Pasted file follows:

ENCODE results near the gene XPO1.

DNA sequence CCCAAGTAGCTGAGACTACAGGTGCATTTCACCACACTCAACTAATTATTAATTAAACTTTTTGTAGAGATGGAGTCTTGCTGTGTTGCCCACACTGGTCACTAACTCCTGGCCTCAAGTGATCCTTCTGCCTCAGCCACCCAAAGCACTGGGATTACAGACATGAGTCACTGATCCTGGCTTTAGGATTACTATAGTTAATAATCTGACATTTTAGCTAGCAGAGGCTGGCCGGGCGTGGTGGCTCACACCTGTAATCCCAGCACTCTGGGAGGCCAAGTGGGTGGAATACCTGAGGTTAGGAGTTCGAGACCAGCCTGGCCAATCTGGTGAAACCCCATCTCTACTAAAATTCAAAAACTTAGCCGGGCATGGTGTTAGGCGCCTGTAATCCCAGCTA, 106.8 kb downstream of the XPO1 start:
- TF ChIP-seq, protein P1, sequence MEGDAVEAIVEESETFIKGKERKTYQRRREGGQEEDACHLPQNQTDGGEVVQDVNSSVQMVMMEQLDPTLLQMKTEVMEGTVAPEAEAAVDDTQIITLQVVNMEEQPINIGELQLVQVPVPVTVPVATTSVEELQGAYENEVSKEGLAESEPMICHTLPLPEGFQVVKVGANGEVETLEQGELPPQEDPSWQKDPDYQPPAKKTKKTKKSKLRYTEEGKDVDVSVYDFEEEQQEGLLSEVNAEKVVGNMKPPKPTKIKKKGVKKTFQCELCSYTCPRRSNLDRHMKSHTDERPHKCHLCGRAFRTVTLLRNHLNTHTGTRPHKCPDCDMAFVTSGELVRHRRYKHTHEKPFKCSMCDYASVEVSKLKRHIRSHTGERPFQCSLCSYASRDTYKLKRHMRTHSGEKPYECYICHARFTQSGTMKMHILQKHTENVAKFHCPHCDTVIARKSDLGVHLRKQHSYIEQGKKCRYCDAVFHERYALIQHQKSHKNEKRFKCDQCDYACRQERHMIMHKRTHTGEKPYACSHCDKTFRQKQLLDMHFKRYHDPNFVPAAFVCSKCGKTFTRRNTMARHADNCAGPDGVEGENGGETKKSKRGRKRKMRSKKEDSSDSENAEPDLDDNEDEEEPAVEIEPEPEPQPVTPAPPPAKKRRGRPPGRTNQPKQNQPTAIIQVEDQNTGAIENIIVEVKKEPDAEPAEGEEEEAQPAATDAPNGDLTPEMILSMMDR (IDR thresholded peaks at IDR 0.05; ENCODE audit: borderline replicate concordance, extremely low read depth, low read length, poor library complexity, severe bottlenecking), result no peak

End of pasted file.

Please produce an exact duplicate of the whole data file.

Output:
ENCODE results near the gene XPO1.

DNA sequence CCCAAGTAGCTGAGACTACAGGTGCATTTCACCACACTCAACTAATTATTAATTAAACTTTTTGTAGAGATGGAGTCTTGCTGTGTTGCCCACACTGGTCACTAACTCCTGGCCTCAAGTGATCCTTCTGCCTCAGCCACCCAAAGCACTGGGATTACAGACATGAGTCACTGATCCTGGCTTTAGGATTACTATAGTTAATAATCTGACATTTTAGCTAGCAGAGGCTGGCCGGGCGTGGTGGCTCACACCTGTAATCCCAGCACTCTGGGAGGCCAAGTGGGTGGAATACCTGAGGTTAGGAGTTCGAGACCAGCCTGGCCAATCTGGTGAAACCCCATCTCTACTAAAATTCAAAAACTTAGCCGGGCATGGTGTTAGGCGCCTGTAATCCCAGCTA, 106.8 kb downstream of the XPO1 start:
- TF ChIP-seq, protein P1, sequence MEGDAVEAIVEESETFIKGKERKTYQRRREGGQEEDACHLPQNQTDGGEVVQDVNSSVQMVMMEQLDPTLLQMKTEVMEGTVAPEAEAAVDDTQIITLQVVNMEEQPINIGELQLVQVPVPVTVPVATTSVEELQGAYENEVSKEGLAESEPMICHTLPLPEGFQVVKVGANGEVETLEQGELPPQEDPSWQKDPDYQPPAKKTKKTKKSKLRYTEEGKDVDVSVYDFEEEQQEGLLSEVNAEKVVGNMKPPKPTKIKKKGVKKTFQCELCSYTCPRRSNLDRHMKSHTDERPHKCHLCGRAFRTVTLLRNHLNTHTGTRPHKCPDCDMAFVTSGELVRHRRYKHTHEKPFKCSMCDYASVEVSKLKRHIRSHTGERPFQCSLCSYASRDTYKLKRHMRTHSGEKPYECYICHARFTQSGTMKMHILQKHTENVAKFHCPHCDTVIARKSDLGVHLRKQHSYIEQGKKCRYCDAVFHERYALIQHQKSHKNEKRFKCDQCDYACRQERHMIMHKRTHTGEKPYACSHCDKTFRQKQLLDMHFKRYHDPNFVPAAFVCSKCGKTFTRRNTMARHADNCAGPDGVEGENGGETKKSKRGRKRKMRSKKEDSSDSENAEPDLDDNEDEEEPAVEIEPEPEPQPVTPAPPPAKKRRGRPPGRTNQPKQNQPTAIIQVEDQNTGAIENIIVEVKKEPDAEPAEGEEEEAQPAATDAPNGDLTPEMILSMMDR (IDR thresholded peaks at IDR 0.05; ENCODE audit: borderline replicate concordance, extremely low read depth, low read length, poor library complexity, severe bottlenecking), result no peak